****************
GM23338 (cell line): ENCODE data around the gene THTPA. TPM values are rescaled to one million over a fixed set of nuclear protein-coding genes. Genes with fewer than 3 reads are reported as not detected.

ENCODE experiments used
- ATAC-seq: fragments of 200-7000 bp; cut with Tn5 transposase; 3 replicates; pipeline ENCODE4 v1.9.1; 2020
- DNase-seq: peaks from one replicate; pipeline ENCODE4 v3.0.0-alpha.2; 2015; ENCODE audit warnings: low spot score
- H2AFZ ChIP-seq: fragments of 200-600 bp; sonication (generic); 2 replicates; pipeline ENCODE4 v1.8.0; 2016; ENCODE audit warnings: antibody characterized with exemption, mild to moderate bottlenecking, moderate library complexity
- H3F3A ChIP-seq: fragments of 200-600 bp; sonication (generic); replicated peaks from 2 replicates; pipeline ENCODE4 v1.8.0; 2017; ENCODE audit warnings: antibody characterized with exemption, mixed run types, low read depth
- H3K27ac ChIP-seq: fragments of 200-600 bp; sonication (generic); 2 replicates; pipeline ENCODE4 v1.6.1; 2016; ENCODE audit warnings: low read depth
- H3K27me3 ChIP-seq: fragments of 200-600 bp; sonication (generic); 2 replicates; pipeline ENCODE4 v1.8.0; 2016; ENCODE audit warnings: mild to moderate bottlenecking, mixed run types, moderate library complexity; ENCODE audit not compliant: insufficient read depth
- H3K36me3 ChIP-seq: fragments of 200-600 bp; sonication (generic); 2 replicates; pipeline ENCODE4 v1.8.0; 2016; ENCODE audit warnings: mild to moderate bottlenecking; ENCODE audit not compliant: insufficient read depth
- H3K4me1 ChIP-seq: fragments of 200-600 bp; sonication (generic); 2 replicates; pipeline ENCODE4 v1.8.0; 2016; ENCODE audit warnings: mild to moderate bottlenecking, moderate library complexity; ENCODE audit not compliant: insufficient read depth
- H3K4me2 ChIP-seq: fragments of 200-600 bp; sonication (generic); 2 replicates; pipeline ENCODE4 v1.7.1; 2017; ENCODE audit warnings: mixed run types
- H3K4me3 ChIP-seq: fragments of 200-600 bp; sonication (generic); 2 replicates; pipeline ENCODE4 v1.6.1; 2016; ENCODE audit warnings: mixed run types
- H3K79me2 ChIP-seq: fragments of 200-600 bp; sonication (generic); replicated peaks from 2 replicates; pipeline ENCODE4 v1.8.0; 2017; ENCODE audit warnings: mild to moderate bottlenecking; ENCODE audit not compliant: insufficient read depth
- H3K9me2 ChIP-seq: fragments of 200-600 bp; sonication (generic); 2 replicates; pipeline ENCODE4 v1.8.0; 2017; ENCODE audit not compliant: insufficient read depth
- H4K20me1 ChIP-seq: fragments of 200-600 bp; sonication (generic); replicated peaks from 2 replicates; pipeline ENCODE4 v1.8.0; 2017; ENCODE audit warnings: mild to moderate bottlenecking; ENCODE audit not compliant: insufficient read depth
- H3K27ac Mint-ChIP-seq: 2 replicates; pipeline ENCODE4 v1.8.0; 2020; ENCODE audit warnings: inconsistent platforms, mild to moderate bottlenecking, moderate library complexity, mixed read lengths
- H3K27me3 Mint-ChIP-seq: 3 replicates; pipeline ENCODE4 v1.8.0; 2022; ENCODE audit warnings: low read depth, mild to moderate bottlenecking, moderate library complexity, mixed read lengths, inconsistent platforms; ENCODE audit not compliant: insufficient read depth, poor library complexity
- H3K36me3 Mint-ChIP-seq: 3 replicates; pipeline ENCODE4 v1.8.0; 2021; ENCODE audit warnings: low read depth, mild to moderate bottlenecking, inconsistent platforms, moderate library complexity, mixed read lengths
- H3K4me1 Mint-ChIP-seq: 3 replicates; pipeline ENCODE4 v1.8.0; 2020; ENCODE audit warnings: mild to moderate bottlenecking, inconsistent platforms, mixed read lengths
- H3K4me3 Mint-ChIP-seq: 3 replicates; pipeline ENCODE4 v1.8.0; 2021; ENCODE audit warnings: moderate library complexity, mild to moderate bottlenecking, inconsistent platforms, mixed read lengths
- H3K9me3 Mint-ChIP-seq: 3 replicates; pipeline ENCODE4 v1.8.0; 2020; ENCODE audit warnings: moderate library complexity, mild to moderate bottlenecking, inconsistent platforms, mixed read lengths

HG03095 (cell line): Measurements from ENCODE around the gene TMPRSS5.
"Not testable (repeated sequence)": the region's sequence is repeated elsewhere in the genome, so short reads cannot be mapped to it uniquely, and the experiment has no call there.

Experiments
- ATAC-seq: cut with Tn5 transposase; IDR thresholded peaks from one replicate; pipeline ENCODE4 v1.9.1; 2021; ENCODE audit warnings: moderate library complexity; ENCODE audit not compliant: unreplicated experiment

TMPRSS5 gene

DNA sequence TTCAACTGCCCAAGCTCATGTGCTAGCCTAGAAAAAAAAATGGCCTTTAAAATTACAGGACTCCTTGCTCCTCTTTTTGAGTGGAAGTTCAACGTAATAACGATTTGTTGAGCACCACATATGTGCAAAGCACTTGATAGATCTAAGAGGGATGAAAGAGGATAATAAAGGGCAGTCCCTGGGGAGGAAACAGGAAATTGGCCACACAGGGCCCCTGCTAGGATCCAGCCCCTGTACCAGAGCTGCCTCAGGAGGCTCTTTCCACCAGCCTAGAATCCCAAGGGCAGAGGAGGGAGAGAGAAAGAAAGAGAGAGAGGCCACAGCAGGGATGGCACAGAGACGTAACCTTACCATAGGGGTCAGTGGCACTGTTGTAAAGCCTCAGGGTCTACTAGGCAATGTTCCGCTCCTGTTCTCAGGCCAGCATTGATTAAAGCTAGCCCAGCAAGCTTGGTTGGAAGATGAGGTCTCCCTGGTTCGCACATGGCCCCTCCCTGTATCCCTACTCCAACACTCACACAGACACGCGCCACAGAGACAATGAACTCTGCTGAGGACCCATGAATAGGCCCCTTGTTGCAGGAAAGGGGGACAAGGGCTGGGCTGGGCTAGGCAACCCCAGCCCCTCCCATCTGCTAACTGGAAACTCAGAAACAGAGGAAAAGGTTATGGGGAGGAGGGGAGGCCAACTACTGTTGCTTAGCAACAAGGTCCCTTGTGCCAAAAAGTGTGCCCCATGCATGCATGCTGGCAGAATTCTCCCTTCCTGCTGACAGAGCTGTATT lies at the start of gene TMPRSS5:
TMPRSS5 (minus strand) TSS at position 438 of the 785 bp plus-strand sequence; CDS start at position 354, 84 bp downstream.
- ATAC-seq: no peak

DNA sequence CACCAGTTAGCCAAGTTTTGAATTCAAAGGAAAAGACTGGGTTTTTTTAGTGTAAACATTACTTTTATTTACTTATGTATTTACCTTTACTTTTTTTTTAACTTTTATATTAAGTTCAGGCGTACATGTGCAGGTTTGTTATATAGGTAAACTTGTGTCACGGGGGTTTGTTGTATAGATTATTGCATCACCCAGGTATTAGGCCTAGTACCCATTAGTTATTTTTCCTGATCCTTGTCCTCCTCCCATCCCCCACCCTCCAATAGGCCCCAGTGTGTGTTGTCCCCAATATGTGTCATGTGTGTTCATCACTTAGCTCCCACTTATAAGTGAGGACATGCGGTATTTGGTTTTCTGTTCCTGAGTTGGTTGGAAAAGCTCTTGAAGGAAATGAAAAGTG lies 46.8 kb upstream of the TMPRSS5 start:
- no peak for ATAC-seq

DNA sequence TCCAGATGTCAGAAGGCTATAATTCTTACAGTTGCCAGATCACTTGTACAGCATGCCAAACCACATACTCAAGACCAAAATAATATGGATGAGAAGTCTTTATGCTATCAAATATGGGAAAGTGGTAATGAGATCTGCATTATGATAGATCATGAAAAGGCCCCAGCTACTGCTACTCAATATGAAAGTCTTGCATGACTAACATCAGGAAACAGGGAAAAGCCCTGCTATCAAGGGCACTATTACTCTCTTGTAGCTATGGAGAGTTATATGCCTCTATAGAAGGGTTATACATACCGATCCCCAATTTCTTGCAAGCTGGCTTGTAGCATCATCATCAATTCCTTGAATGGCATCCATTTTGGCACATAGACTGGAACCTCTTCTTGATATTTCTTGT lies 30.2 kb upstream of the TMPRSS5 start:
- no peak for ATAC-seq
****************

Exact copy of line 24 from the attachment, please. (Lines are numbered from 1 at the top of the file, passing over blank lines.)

Experiments